As a student I spent a lot of time in College Hall. My first-ever college class was in College Hall 306- Cartooning with Ray “Sugar Ray” Hamman during the September mod. (Remember the mods? One class for one month - loved it!) What a great introduction to Bluffton – the class, the professor and the mod, but I digress.

In that same room I had my one and only class with the “Third Bren-Dell guys”- Stats with Ron Friesen. Ron would flip through a stack of index cards, picking a “random sample” of people to work problems on the blackboard. I’ll never forget the terror when my name came up in the random sample, of course for a homework problem that I hadn’t been able to solve. Luckily Gary Basinger was also in the class - “Gary, Help!”

Ah the memories of classes with Dale Dickey and Gene Caskey in the top floor; learning how to fold a fitted sheet in Speech class, being pulled out of my shell in Acting. Then there was building set and working stage crew in Ramseyer…

College Hall was the first building built on Bluffton’s campus in 1899. It was in front of College Hall that President Noah C. Hirschy said something like “The foundation has been laid; now let us expect great things.”

It is good to see improvements be made to College Hall, to know that like Bluffton this first building will continue to grow and evolve to meet the needs of all students now and in the future.

Wednesday, September 1, 2010

Meet you at The Dam

The Dam will be out in full force as the volleyball team plays its home opener against Adrian tonight at 7 p.m. There’s already a buzz growing on campus.

I just love the energy The Dam brings to athletic contests when students line up-sometimes three or four deep-on the stage to cheer their classmates. On occasion friends will come dressed for the game, other times the word will spread to wear a certain color – such as a white-out or a black-out or, my personal favorite, the Purple Polooza.

To add to the excitement, J Denny Beaver, Bluffton's new mascot, is expected to attend his first volleyball game tonight.

While hints have been dropped in the past month via posters and YouTube videos, J Denny was officially introduced to the campus community at Opening Convocation. It would be an understatement to say that he was well received. A comment to a photo posted on Facebook summed it up well – the faculty looked like “kids at Christmas” when J Denny Beaver appeared.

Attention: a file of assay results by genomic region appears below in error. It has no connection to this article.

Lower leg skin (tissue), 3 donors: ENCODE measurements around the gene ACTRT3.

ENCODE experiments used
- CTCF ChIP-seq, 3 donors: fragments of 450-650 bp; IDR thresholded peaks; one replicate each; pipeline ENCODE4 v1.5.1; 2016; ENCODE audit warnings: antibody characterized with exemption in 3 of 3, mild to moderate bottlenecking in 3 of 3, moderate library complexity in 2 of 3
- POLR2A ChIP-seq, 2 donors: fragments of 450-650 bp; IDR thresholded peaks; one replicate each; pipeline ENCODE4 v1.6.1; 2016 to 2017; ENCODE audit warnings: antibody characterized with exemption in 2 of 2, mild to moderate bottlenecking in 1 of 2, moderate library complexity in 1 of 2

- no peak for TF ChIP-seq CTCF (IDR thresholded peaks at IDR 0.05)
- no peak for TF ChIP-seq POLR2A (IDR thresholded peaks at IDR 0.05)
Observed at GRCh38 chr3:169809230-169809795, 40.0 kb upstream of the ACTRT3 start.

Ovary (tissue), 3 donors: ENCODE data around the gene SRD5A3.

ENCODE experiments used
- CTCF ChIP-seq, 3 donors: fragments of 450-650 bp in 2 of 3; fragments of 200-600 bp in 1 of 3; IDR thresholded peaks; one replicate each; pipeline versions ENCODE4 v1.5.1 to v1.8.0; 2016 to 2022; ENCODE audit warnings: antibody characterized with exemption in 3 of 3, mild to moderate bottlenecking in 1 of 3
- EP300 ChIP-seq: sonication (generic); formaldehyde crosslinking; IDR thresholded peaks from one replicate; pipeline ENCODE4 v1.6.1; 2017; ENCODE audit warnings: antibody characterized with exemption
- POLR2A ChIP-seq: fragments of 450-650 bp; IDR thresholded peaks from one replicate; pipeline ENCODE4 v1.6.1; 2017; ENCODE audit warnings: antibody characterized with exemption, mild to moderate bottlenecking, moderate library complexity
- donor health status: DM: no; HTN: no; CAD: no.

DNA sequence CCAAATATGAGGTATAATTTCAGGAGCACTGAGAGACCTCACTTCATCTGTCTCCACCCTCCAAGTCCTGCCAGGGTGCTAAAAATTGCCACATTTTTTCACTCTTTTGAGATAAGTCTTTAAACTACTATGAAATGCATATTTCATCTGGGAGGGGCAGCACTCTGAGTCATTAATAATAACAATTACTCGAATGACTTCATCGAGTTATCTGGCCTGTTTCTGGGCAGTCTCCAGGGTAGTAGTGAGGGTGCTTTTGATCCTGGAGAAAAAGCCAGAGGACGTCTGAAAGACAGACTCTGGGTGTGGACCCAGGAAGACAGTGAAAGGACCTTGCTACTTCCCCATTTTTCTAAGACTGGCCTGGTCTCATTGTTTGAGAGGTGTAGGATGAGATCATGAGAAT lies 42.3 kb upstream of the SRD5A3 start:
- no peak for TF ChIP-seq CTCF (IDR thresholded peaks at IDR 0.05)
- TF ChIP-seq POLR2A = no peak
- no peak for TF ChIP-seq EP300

J Denny Beaver is named in honor of Dr. J. Denny Weaver, professor of religion emeritus, who served as Bluffton’s NCAA Faculty Athletics Representative for more than 20 years. Dr. Weaver retired in 2006. He plans to be on campus for Homecoming (Oct. 9) to meet his namesake.

It’s going to be fun watching the mascot create its own mystic under the tutelage of Dan Stanowick, Marbeck Center assistant director and former BGSU Freddie the Falcon. Dan has been invaluable in guiding the creation of the J Denny Beaver persona and training the person(s) who don the beaver.

When the beaver first arrived on campus in July, Dan was the first to put it on. He went into another room, closed the doors, drew the blinds, and in a few minutes emerged as J Denny Beaver.

Our first reaction? J Denny Beaver is buff. But yet he is approachable, non-scary for little kids. It’s amazing how easy it was for him to communicate, to show emotions just by changing his posture and body language. And if the introduction is any indication, Dan has done a great job in passing this knowledge on to Bluffton’s new mascot.

So welcome to Bluffton J Denny Beaver! We’re all looking forward to seeing you at The Dam tonight and for many events to come.

Want to keep up with J Denny’s activities? Friend him on Facebook.